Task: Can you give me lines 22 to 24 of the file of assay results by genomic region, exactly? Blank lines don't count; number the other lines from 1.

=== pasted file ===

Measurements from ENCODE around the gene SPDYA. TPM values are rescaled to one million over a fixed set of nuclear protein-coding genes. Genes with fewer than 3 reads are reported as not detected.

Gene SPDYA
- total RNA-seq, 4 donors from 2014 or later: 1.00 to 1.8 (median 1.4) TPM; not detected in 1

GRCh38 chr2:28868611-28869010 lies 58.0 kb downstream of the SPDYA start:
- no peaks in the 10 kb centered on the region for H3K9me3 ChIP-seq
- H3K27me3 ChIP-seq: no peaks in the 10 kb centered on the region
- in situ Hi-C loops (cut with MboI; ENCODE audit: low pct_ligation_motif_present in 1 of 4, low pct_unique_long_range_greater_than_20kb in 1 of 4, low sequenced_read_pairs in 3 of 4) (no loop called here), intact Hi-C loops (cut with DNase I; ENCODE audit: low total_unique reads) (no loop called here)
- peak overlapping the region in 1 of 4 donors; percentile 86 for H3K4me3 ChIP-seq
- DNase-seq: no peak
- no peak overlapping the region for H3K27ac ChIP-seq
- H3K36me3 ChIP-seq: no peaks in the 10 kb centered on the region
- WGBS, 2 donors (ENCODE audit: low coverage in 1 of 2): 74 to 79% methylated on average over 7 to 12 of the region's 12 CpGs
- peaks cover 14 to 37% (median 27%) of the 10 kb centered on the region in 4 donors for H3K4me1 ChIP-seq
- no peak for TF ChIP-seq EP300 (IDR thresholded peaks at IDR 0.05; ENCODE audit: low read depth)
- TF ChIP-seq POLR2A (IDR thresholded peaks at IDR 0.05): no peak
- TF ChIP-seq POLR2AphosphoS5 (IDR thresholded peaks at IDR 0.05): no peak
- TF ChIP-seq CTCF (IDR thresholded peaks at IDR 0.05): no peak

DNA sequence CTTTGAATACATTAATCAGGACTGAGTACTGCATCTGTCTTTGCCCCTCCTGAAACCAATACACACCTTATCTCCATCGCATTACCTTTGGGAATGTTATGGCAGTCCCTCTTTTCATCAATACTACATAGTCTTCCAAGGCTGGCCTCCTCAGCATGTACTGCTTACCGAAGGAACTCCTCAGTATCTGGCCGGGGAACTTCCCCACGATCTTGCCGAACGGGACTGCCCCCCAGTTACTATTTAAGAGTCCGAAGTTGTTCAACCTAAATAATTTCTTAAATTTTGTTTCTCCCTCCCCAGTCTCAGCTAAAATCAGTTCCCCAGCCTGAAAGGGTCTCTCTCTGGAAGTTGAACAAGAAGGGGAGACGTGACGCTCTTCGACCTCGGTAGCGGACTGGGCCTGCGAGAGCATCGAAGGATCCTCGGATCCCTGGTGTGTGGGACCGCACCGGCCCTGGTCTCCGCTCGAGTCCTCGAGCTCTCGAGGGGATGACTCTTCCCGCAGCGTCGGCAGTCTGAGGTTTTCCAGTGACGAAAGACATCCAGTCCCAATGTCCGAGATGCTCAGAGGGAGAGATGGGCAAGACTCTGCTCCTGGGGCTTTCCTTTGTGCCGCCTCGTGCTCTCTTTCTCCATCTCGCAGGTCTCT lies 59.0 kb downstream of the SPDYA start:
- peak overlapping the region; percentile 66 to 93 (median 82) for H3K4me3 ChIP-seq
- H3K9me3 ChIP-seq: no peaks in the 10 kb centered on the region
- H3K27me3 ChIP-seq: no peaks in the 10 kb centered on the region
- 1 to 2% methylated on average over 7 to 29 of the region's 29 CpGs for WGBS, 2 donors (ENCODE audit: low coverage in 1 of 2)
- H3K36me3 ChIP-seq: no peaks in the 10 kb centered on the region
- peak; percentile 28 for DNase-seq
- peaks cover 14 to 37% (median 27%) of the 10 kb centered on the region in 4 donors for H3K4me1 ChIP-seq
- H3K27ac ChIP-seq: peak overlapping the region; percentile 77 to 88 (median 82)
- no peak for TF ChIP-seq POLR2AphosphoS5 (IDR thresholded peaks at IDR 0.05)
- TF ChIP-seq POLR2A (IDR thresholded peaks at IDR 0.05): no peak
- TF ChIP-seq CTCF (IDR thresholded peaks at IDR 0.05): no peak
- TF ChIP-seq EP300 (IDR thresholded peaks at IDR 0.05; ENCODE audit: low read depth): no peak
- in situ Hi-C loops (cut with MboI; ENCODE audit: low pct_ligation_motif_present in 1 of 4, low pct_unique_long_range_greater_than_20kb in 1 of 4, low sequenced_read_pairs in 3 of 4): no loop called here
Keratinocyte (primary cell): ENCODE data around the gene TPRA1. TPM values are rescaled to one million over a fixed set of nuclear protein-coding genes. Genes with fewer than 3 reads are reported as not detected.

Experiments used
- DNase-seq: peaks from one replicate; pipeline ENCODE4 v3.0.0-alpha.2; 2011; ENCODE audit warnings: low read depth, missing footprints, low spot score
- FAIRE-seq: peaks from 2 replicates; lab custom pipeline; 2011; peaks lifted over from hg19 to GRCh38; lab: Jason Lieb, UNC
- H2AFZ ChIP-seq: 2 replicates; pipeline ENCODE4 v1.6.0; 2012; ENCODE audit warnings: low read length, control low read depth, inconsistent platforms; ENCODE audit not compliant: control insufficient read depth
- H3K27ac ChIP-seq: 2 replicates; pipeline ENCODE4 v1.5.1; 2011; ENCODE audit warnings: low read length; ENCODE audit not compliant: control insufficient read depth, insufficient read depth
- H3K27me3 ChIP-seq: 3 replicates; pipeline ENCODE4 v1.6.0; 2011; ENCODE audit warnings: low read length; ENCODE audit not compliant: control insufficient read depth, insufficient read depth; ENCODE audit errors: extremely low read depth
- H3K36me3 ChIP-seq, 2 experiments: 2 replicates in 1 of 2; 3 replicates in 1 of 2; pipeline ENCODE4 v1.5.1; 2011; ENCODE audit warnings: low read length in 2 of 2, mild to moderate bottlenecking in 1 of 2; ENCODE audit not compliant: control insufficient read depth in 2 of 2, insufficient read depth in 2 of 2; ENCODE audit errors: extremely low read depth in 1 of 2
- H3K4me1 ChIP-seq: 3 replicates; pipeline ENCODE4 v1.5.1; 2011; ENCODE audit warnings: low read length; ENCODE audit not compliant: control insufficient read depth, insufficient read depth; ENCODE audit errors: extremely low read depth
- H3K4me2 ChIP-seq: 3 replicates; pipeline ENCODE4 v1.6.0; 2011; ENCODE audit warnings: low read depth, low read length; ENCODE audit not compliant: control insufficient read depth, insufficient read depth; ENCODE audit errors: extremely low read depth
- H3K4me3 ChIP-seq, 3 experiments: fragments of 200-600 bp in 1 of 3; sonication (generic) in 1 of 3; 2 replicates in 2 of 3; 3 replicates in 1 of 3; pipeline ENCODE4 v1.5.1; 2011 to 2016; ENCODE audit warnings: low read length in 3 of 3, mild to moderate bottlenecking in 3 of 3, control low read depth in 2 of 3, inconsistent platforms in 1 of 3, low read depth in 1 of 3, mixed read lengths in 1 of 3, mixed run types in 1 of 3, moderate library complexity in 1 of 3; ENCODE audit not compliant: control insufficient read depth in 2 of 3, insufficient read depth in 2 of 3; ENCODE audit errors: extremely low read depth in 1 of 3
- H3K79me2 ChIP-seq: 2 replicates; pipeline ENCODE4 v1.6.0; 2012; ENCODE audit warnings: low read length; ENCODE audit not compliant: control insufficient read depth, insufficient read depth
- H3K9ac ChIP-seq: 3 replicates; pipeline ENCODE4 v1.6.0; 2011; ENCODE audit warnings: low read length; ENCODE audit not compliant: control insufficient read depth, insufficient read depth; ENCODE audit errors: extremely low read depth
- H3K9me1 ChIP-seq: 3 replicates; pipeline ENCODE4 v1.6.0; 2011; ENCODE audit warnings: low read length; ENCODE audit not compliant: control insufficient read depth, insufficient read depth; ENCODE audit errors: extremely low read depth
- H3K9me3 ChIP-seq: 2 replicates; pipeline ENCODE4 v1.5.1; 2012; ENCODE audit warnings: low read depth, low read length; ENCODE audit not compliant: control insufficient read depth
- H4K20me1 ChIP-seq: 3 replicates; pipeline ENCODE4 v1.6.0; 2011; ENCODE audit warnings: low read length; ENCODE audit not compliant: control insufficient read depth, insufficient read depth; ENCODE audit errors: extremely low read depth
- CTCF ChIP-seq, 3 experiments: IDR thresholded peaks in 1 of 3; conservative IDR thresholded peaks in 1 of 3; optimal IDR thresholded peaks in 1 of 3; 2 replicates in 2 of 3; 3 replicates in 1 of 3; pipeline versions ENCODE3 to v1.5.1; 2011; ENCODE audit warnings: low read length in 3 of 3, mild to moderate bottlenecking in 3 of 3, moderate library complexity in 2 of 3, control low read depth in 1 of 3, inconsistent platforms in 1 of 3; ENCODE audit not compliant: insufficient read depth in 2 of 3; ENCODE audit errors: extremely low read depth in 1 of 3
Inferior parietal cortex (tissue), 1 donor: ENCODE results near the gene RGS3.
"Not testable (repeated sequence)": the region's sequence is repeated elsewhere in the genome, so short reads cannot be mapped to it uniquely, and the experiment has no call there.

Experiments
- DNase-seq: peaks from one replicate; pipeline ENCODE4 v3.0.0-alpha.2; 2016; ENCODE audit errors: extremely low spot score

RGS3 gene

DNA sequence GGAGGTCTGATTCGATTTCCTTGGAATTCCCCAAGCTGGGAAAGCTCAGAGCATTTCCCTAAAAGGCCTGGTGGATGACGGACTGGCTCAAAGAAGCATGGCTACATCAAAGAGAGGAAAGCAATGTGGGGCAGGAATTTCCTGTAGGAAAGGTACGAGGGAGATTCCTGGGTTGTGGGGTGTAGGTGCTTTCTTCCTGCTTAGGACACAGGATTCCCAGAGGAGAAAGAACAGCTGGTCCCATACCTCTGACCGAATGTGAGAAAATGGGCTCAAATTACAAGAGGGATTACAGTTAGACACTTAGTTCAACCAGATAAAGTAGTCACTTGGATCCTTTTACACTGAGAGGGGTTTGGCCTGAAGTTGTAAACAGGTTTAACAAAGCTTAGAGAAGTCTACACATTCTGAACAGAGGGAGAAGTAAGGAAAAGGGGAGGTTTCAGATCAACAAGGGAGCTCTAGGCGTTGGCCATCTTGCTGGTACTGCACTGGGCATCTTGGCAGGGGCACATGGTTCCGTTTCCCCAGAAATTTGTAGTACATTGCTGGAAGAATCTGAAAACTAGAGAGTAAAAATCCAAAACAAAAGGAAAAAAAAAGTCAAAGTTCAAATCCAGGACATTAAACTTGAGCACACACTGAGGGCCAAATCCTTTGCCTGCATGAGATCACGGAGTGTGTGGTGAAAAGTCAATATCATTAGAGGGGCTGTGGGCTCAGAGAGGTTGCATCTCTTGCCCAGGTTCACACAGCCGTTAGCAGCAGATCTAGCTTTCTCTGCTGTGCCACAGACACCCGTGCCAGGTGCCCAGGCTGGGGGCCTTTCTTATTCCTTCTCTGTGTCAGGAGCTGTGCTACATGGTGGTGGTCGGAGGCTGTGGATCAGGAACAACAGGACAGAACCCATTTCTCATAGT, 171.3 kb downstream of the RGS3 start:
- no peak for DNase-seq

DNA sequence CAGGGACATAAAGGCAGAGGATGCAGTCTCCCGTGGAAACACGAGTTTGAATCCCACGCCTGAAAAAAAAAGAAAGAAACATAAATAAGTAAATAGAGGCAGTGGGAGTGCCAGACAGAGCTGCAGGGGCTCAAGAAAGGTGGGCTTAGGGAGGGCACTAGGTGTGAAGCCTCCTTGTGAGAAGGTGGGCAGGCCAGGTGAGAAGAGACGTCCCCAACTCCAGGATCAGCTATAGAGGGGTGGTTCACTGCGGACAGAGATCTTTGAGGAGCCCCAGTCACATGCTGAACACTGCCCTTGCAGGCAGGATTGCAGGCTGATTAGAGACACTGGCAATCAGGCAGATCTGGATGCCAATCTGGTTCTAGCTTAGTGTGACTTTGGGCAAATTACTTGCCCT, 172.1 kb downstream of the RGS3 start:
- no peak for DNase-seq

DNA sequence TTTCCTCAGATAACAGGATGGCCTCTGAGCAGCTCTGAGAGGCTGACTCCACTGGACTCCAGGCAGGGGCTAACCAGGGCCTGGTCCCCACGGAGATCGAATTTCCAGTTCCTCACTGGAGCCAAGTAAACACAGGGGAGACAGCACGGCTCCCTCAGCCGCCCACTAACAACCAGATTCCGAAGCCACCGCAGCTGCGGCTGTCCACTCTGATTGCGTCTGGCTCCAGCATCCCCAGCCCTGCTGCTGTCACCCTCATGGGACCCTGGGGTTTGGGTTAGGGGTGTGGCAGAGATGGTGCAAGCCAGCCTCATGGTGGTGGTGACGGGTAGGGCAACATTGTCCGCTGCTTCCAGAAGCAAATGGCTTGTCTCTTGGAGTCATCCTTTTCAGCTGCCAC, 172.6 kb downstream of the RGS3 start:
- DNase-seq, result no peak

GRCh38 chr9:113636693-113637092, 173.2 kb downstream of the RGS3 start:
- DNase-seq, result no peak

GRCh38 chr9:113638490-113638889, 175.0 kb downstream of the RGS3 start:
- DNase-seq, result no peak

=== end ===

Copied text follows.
- 1 to 2% methylated on average over 7 to 29 of the region's 29 CpGs for WGBS, 2 donors (ENCODE audit: low coverage in 1 of 2)
- H3K36me3 ChIP-seq: no peaks in the 10 kb centered on the region
- peak; percentile 28 for DNase-seq